Murray also stresses the importance of obedience as a condition which must be met prior to any such baptism. This has been particularly relevant for me. Having been brought up in a free church protestant tradition ‘obedience’ was always seen as something of a dirty word. Faith has always been pushed to the fore with obedience being forced to sit in the back where he can be monitored with the suspicion he deserves. I have always puzzled over this – of course faith is important, it is essential but what is the hallmark of faith? How do we know that faith is real and not just some token intellectual acknowledgement of Christ’s lordship? True faith will always deliver obedience and obedience will qualify us to receive Pentecostal power.
God has taught me (not just through this book) that obedience is essential, obedience is the key that unlocks his power and blessings, if we want ‘another Pentecost’ then we will get it when we show some determined ‘obedient faith’.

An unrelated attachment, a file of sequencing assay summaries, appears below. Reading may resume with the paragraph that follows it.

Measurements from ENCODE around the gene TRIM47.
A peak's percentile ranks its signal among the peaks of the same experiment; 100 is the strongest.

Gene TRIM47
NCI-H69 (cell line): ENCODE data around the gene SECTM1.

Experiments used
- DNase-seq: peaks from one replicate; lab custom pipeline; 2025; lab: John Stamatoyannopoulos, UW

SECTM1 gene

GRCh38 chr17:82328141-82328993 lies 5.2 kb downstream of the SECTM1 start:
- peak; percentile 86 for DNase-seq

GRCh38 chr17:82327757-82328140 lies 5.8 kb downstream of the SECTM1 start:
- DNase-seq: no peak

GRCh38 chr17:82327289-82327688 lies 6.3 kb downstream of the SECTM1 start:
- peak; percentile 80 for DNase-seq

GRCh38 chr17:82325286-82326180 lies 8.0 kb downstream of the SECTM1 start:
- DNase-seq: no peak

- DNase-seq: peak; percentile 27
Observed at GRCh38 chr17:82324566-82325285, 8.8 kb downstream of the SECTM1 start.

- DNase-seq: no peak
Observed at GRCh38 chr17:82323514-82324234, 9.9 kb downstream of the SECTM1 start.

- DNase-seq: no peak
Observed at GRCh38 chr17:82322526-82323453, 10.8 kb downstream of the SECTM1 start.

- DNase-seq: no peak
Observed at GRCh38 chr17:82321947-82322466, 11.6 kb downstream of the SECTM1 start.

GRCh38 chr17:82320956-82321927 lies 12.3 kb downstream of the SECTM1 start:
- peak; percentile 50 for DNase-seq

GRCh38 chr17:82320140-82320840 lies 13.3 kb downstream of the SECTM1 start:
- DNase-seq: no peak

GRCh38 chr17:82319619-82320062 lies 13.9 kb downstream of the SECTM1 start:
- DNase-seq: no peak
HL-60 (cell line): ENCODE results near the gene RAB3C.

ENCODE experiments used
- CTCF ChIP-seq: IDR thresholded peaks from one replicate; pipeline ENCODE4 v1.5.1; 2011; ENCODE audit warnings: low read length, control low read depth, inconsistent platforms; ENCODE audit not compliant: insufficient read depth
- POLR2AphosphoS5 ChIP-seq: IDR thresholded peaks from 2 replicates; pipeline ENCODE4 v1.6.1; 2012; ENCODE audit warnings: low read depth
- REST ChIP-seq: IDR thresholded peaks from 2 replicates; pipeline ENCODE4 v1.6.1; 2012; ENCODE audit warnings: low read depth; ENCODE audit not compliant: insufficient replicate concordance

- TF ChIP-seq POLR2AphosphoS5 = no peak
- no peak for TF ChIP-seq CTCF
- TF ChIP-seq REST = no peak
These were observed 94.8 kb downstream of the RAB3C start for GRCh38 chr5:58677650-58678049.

“What good is it, my brothers, if a man claims to have faith but has no deeds? Can such faith save him? Suppose a brother or sister is without clothes and daily food. If one of you says to him, "Go, I wish you well; keep warm and well fed," but does nothing about his physical needs, what good is it? In the same way, faith by itself, if it is not accompanied by action, is dead. But someone will say, "You have faith; I have deeds." Show me your faith without deeds, and I will show you my faith by what I do. (James 2:14-18)
"If you love me, you will obey what I command. And I will ask the Father, and he will give you another Counsellor to be with you forever— the Spirit of truth.” (John 14:15-17)
Without obedience God can give us nothing, as Christians, faith in Christ is the fuel of our obedience, faith comes by hearing and doing. I think we’ve done quite a lot of hearing (although it might be better described as navel-contemplating) perhaps it is time to ‘do’
As the old song says…
“If you want boldness, take part in the fight;
If you want purity, walk in the light;
If you want liberty, shout and be free;
Enjoying a full salvation.”
Yours set apart by Christ, for the lost, in the Army.